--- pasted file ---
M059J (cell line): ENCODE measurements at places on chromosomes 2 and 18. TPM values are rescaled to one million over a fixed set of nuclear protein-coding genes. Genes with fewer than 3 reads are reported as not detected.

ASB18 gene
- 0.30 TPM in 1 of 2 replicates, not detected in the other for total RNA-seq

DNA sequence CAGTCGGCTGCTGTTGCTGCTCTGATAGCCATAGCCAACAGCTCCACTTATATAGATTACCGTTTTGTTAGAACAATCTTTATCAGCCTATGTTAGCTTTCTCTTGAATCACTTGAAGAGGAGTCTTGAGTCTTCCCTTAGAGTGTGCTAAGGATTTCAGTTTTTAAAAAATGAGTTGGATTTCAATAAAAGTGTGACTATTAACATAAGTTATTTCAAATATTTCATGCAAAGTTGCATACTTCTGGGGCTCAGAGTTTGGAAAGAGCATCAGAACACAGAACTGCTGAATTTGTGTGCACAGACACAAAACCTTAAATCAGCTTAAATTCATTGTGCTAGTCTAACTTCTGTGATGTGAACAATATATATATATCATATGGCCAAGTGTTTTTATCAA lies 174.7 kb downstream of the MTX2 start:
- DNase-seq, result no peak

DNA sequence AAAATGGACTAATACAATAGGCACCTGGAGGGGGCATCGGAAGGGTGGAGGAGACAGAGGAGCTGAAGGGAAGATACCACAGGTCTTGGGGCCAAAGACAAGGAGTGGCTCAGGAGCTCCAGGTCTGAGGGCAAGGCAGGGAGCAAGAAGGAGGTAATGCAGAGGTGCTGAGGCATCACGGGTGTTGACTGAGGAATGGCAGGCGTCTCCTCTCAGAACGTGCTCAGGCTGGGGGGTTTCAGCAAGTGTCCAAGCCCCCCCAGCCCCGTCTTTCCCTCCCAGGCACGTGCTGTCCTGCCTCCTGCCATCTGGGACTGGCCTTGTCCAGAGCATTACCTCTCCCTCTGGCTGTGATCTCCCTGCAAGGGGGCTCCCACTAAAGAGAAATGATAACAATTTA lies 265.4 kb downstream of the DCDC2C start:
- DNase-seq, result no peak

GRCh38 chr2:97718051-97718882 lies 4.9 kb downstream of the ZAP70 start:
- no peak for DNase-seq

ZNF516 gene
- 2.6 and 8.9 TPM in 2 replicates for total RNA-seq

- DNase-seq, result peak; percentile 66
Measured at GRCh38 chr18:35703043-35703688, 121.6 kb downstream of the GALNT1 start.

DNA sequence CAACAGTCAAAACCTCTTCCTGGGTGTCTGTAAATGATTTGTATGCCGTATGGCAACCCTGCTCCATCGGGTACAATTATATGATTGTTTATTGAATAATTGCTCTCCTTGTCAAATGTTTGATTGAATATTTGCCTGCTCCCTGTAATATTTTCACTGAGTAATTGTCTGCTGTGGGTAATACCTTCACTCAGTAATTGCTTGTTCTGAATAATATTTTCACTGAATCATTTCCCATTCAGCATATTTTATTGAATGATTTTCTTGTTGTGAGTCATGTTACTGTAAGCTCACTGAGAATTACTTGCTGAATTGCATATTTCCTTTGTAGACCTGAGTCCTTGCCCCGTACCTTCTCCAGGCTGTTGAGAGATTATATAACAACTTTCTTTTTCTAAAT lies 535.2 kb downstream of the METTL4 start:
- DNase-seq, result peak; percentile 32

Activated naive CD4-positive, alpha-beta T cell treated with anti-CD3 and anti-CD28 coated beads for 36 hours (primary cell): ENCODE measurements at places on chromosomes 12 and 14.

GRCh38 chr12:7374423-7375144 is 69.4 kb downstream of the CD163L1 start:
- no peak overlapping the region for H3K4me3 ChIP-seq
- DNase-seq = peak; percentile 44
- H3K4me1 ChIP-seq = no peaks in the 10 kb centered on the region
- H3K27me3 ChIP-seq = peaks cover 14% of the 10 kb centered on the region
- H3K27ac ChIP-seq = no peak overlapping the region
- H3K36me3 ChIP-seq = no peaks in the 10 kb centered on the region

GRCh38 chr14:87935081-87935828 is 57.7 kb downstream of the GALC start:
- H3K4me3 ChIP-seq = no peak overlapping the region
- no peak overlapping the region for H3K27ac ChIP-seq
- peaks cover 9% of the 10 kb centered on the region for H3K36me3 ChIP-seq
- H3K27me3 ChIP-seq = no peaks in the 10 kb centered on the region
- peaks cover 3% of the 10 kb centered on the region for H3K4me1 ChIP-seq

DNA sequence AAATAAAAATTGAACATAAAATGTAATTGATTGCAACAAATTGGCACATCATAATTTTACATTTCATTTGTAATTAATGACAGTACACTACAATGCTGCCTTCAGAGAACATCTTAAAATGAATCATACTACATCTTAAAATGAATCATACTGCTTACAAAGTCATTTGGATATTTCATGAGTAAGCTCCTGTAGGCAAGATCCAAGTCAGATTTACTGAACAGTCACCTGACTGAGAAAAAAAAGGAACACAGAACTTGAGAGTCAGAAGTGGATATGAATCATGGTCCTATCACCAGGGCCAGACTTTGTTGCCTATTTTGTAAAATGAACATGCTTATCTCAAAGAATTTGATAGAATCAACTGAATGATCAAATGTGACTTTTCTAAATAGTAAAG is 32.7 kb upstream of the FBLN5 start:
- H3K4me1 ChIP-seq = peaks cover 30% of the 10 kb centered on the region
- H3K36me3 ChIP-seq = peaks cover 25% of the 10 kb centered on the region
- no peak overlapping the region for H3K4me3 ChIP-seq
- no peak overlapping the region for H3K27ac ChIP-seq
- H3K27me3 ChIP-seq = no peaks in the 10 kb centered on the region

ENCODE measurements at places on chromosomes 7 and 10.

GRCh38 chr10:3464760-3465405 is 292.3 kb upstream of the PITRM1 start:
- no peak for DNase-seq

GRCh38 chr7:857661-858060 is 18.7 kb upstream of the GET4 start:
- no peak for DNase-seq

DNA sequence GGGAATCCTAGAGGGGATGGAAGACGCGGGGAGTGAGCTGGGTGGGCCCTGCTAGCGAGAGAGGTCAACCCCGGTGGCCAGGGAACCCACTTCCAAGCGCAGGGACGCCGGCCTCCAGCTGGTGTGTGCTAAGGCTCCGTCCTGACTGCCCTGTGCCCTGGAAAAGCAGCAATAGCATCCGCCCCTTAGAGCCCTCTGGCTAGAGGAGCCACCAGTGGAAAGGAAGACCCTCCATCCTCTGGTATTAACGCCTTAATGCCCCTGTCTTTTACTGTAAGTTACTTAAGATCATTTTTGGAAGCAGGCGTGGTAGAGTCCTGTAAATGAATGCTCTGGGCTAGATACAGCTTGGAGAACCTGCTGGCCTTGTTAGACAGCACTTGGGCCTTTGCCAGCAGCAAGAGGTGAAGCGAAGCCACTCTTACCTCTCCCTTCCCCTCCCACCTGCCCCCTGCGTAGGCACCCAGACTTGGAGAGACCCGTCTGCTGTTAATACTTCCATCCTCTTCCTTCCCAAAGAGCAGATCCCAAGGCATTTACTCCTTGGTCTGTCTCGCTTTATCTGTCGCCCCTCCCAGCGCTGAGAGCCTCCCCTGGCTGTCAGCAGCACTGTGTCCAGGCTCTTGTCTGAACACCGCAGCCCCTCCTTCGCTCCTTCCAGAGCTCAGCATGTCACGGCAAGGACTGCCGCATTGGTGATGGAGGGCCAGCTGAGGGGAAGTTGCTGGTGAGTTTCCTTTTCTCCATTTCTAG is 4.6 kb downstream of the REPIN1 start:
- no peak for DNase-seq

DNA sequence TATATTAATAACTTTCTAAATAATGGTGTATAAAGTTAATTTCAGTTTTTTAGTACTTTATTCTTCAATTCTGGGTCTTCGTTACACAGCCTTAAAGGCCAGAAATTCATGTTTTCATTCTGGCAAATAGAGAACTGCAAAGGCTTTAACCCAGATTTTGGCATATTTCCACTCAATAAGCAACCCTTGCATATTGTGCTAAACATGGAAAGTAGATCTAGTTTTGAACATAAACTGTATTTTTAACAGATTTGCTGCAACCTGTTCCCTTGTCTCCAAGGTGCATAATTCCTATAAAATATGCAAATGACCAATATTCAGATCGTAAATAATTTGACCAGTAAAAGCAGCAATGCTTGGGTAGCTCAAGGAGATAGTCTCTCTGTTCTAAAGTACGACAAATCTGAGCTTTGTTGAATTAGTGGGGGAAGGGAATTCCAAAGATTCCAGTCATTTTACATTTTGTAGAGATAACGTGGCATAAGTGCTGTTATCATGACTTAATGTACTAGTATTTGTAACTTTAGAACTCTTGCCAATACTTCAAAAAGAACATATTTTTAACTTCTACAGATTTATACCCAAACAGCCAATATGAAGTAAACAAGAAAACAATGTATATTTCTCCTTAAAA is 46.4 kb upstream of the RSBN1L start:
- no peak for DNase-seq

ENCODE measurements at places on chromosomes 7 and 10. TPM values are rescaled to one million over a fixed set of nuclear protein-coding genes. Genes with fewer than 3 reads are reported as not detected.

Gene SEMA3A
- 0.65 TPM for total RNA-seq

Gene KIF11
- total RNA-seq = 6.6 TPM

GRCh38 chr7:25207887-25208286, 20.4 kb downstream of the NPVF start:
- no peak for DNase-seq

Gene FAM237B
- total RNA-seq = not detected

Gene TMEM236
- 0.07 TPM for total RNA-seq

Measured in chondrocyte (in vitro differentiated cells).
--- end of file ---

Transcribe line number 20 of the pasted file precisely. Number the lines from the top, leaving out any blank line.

- H3K4me1 ChIP-seq = no peaks in the 10 kb centered on the region